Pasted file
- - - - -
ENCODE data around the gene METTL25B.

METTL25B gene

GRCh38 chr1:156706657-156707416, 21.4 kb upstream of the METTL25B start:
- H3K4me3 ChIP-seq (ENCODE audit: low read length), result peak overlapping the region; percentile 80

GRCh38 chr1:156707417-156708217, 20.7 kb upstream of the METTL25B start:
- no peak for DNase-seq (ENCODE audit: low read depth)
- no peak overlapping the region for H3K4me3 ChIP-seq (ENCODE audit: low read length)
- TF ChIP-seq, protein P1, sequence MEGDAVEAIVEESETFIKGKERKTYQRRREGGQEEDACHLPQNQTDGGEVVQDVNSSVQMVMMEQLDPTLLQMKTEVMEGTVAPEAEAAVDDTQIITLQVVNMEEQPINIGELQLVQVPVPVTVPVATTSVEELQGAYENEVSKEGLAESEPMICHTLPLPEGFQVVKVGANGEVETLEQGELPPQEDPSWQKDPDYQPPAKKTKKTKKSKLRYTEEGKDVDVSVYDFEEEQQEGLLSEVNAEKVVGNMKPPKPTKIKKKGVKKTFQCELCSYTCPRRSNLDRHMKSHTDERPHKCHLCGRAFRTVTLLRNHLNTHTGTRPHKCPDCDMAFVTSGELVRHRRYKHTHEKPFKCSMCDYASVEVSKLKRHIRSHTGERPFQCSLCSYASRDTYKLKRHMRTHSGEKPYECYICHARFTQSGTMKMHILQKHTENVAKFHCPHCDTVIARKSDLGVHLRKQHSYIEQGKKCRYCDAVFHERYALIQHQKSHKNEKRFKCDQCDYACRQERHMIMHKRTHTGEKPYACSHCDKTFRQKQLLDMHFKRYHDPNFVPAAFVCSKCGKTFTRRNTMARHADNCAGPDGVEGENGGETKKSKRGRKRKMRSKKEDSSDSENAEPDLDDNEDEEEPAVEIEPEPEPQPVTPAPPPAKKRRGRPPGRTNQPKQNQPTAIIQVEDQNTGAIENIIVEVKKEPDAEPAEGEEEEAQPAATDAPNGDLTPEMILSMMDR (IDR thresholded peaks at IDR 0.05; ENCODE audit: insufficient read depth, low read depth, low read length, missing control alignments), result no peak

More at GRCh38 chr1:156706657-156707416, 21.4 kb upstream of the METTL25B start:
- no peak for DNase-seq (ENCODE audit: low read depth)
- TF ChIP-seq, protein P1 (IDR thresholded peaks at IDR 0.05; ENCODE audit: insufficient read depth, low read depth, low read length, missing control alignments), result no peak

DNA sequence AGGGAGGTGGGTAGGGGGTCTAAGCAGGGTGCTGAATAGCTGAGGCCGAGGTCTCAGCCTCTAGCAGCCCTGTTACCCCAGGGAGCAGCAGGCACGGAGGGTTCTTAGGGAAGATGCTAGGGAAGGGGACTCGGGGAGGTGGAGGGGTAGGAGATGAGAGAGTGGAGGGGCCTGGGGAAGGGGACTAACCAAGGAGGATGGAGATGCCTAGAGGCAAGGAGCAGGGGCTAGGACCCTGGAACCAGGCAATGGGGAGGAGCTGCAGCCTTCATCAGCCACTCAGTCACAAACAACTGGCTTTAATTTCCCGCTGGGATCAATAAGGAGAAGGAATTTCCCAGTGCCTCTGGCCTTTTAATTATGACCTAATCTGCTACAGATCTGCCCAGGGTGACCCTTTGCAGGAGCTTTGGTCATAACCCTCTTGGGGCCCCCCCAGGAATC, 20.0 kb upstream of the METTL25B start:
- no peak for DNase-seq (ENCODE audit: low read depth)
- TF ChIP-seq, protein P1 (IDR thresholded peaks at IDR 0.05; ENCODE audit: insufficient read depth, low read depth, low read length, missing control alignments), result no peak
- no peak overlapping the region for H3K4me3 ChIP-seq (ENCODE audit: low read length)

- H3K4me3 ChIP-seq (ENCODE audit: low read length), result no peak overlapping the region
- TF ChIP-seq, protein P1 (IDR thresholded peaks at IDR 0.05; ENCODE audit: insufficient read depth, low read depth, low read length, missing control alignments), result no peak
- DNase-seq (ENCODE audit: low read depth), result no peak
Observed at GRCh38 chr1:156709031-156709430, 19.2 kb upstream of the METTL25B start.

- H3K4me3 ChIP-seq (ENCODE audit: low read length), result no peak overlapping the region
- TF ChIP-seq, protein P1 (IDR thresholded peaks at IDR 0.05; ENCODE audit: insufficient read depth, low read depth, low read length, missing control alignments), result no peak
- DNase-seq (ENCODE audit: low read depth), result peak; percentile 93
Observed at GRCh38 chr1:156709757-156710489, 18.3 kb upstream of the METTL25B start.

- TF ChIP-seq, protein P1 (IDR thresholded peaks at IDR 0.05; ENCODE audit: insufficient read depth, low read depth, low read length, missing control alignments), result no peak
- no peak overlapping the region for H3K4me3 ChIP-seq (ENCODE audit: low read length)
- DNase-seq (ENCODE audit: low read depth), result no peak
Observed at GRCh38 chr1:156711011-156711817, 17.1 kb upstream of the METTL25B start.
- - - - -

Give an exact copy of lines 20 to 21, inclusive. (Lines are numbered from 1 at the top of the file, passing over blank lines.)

- H3K4me3 ChIP-seq (ENCODE audit: low read length), result no peak overlapping the region
- TF ChIP-seq, protein P1 (IDR thresholded peaks at IDR 0.05; ENCODE audit: insufficient read depth, low read depth, low read length, missing control alignments), result no peak